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Acacia White

United States

The Death of my Leader

April 15, 2016

Memphis Tennessee, Newspaper.
Memphis, Tennessee. 37501
300 1st Avenue
Dear Memphis Newspaper,
April 4, 1968 started out like any other day. I woke up and fixed my voluminous afro, I got my coffee and a bagel then sat down to watch the news. They were talking about Martin Luther King Junior’s speech that he gave yesterday and the bomb threats that his plane recieved earlier in the day.
As a colored human rights activist I was rather worried because Mr.King was mine and many others leader, but at the time I really tried not to think anything of it. I was a lot more focused on the beautiful speech he gave the night before. The purpose of the speech was to focus on the Memphis sanitation strike which my husband was a part of. King called for unity in our nation and that was exactly what we needed.
Two lines from King’s speech that really stuck out to me were both near the middle of his speech. The first one was “Now, what does all of this mean in this great period of history? It means that we’ve got to stay together. We’ve got to stay together and maintain unity.” The second one that really meant a lot to me was, “You may not be on strike. But either we go up together or we go down together.” These really show that King was all about unity and that’s the main reason I liked him so much.
These quotes remind me of his ‘I have a dream speech’, which I wasn’t able to go watch but I have heard it several times. It reminds me of a part in the very beginning of his speech where he says, “Now is the time to rise from the dark and desolate valley of segregation to the sunlit path of racial justice. Now is the time to lift our nation from the quicksands of the racial injustice to the solid rock of brotherhood.”
Martin Luther King Junior, was to say the least, my hero. That day on April 4, 1968 I knew he was in Memphis. The Lorraine motel, where he was staying, was actually pretty close to my apartment building. I planned on going down there later on that day to talk to Mr. King and thank him for everything has done for us.
Later that night at around 5:30 I decided to take a walk and maybe I’d get the chance to see him. I walked around for awhile and went to the grocery store first. At around 5:55 I got to the Lorraine motel. I knew Mr. King was a really nice man but for some reason I was really scared to go talk to him. I was waiting outside pacing like a crazy person and I’m sure every white person that walked by me wanted me put away. Thankfully after 5 minutes of pacing Mr. King came out of his room. He was standing on the balcony and I was about to go talk to him but in the matter of a second he fell.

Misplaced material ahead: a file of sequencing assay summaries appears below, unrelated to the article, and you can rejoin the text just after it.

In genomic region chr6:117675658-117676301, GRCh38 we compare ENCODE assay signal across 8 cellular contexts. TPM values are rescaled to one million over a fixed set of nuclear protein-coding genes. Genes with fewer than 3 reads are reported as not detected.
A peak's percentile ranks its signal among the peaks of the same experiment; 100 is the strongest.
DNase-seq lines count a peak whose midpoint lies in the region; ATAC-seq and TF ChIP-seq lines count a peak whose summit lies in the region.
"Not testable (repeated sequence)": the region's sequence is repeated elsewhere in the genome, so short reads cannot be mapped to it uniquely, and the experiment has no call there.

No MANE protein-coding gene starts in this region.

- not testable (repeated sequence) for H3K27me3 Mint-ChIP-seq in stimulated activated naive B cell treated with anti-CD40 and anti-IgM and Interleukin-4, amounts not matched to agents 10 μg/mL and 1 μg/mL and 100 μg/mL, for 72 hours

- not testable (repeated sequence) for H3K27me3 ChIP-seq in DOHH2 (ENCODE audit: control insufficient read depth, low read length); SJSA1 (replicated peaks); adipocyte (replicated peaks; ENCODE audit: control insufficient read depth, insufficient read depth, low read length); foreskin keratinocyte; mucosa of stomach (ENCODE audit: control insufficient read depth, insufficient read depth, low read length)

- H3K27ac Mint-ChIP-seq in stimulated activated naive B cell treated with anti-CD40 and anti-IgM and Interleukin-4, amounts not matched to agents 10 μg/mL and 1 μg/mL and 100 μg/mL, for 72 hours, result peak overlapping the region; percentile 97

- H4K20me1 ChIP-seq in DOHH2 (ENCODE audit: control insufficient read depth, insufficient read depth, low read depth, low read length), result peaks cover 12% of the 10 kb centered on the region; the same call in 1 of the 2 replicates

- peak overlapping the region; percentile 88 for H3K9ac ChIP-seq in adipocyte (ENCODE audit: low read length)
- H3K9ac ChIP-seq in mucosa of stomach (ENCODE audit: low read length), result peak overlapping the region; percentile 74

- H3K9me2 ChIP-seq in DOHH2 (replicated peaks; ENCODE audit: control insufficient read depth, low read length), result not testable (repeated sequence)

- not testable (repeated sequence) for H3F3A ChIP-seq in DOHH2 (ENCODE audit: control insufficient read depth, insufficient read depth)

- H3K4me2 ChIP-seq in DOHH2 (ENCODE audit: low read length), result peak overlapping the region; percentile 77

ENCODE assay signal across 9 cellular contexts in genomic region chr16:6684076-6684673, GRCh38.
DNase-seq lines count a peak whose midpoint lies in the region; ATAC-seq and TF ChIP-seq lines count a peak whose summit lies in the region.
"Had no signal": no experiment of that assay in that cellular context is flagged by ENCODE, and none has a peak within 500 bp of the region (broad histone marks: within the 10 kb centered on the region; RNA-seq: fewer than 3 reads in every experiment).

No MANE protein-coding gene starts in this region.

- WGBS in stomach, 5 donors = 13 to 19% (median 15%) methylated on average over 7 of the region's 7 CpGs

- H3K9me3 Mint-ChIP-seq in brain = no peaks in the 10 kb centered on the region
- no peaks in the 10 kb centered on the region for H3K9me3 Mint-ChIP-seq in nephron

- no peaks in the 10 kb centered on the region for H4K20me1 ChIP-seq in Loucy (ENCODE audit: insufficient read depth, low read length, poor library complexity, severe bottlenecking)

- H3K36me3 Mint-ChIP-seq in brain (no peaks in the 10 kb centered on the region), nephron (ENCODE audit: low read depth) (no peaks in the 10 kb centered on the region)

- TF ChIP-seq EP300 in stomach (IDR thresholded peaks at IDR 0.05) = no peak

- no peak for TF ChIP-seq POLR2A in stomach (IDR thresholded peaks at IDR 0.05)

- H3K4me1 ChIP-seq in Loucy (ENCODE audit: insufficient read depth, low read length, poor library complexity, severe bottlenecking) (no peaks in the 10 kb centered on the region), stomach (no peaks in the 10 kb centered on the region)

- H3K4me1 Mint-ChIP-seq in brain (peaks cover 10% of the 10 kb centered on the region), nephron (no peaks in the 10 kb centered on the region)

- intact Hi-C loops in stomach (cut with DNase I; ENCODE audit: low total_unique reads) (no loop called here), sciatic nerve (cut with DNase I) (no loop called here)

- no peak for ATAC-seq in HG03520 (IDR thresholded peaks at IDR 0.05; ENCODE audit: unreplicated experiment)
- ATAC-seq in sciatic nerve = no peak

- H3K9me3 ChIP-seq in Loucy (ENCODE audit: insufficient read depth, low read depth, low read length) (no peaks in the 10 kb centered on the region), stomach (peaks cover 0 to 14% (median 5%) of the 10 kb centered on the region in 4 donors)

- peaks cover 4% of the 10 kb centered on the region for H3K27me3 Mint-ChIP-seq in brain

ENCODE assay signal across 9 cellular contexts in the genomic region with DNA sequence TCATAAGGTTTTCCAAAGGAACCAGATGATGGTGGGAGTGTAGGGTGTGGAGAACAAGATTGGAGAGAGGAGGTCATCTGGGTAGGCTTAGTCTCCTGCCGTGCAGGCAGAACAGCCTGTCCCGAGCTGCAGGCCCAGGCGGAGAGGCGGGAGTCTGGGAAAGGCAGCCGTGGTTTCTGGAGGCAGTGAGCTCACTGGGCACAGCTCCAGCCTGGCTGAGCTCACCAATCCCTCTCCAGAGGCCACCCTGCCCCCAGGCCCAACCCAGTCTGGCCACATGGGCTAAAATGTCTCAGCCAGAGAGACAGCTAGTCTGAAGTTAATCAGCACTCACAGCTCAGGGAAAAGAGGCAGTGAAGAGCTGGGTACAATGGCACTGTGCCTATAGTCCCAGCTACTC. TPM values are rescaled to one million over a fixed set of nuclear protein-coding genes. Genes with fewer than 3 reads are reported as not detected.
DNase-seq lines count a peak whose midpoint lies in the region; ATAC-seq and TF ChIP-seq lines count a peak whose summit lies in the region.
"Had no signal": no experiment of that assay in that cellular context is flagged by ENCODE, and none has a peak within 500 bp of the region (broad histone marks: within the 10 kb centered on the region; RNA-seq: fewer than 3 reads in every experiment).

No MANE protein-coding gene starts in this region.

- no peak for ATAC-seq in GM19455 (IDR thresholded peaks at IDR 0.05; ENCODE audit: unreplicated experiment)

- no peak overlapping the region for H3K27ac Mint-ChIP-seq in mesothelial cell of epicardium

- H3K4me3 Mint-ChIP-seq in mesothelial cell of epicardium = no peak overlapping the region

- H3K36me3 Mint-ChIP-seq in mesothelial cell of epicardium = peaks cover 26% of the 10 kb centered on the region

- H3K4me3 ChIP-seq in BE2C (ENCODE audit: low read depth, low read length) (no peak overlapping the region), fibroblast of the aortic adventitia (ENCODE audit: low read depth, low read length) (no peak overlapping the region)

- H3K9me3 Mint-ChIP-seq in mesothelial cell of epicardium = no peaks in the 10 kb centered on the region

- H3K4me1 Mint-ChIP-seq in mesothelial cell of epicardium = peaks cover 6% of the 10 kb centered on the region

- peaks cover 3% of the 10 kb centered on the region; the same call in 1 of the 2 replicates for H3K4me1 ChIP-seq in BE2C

Mr. King fell from the second floor balcony to the ground. I had no idea what just happened. Why did he just fall? What in the world was going on? Everyone around me turned around pointing to some house window. I didn’t know why they were doing that at the time, but my initial reaction was to rush over to him and see if he was okay.
When I got to Mr. King I saw blood gushing around his face. He was shot. How could anyone do this to such an amazing man?
“Help! Help,” I yelled to anyone who would listen to me.
Everyone was shocked and no one came to help me.
“Someone call the police! Call an ambulance,” I yelled over and over again but still no one came to help me.
I realized no one was going to help and I had to do this all on my own. I ran to the nearest payphone which happened to be for only white people. At any other time I would have not even thought of touching that phone but in that moment everything was a blur.
I somehow managed to call an ambulance and someone was on their way to help Mr. King. I wasn’t aloud to ride with him in the ambulance because I wasn’t family or even a friend. In that moment I honestly had no idea what to do so I just walked home. The whole way home I started to panic. What was going to happen to this country without a leader like him? I got home and had nothing else to do but worry and go to sleep.
When I woke up the next day everything seemed a little hazy. I went downstairs and got a newspaper from the local newspaper stand and everything flooded back. The headline on page one was “DR. KING IS SLAIN BY SNIPER.” Apparently he was pronounced dead at 7:05 pm April 4, 1968.
This was the biggest news I’ve ever gotten. I had no idea how to cope with such a terrible loss. In the following days there were tons of riots all over the country. I didn't understand this because people were going strictly against everything King stood for. I felt like the whole world would fall apart without this man. But clearly it hasn’t yet.
    Pamela Richards


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  • April 15, 2016 - 11:17am (Now Viewing)

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